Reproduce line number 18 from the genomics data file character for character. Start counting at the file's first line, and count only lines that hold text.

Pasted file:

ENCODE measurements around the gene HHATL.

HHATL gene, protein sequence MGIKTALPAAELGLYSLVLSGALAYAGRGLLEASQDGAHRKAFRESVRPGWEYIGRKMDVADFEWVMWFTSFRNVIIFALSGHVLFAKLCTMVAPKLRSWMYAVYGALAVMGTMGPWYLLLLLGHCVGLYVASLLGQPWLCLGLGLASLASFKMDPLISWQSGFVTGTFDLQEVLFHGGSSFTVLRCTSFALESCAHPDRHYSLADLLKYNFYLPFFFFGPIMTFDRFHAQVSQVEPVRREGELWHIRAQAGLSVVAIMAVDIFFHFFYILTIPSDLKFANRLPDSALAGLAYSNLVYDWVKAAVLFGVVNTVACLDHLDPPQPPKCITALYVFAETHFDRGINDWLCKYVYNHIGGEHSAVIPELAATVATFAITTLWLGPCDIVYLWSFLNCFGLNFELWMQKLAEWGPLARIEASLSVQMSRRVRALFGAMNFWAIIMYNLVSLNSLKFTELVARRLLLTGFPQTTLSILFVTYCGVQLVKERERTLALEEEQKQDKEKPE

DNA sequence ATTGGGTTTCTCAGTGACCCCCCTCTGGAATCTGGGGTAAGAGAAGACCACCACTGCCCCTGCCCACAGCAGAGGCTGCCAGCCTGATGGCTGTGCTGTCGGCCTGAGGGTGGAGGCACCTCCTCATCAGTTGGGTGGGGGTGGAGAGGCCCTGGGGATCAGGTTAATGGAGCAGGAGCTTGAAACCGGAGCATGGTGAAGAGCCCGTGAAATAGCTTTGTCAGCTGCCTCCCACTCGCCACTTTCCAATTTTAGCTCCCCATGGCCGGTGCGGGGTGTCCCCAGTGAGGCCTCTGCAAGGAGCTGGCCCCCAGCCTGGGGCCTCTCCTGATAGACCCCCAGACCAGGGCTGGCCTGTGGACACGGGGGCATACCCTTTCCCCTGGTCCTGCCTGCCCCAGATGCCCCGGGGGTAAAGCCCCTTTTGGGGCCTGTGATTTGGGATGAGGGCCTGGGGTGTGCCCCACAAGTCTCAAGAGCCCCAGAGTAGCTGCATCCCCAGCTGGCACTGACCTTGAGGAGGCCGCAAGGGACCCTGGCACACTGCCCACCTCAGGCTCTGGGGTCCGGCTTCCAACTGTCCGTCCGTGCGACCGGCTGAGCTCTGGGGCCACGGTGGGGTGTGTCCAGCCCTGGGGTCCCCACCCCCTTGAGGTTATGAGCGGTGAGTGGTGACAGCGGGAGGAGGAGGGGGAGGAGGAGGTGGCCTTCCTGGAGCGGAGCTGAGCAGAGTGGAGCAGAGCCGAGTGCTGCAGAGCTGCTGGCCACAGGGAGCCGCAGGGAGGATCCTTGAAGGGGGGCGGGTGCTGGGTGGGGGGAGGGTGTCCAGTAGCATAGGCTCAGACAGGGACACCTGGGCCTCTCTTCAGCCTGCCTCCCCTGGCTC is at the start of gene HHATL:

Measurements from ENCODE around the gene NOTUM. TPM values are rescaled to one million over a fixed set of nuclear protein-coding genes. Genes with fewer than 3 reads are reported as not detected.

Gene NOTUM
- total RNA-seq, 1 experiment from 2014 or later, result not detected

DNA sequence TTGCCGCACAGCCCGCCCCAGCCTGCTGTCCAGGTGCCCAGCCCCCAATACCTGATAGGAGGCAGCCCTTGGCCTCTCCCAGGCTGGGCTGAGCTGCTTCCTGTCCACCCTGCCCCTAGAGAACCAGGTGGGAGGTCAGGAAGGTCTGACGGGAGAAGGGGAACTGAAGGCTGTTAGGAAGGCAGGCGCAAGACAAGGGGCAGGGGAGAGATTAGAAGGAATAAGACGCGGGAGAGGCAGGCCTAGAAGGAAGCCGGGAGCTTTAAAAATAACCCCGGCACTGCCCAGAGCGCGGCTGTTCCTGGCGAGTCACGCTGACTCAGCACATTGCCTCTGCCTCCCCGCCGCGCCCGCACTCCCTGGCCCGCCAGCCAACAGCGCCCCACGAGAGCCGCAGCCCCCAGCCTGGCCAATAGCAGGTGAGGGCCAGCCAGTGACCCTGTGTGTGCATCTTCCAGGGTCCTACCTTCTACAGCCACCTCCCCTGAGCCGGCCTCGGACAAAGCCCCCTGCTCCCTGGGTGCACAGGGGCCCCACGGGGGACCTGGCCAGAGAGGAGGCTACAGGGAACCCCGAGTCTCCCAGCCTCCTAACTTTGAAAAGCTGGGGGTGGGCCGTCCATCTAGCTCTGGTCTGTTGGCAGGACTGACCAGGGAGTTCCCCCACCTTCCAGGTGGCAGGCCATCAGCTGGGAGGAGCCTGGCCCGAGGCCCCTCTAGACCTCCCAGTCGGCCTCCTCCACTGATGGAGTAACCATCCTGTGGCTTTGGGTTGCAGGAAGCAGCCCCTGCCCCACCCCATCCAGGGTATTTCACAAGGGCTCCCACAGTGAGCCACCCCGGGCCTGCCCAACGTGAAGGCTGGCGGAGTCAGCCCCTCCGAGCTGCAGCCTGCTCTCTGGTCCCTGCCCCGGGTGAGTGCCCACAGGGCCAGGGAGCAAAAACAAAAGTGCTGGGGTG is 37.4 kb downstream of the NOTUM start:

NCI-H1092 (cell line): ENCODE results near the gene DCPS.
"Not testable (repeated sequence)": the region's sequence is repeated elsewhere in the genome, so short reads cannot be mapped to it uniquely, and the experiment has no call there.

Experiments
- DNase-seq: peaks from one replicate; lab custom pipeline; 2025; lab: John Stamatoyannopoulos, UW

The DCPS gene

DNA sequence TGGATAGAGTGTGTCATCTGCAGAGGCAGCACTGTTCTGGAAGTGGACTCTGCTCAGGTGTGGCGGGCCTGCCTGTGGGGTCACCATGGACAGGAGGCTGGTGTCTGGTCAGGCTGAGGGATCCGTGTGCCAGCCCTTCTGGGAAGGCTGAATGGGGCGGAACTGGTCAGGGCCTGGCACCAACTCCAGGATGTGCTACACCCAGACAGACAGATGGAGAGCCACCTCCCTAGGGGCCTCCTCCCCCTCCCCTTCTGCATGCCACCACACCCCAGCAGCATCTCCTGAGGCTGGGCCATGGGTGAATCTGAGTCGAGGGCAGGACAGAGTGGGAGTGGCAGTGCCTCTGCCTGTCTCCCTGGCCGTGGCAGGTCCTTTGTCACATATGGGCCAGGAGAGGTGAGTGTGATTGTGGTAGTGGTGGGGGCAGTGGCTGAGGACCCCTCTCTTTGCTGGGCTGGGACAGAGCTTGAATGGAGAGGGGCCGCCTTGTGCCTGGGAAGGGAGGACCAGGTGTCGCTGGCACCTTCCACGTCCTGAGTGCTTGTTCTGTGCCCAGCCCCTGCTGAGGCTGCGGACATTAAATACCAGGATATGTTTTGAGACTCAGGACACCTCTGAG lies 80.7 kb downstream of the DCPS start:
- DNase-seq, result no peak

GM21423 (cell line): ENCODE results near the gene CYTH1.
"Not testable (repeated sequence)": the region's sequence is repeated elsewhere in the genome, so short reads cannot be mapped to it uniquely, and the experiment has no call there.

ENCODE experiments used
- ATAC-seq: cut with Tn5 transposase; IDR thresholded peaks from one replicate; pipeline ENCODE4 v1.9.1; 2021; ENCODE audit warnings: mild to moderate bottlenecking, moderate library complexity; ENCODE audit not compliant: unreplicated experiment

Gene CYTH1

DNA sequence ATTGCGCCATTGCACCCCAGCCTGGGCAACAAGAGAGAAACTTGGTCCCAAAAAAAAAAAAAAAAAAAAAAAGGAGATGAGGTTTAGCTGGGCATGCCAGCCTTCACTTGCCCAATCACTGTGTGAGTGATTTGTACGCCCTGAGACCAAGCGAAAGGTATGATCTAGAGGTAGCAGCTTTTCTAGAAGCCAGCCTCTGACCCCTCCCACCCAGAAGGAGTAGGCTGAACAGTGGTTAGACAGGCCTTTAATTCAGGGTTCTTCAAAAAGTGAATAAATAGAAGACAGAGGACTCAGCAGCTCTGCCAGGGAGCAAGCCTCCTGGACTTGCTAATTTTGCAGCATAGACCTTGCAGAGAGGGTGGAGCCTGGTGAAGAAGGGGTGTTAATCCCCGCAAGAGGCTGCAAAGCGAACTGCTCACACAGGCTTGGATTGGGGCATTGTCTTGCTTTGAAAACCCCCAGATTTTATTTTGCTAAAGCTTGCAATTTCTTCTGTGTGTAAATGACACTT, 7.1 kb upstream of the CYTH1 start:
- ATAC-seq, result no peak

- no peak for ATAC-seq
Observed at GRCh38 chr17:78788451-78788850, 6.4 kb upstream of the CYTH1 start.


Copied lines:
- ATAC-seq: cut with Tn5 transposase; IDR thresholded peaks from one replicate; pipeline ENCODE4 v1.9.1; 2021; ENCODE audit warnings: mild to moderate bottlenecking, moderate library complexity; ENCODE audit not compliant: unreplicated experiment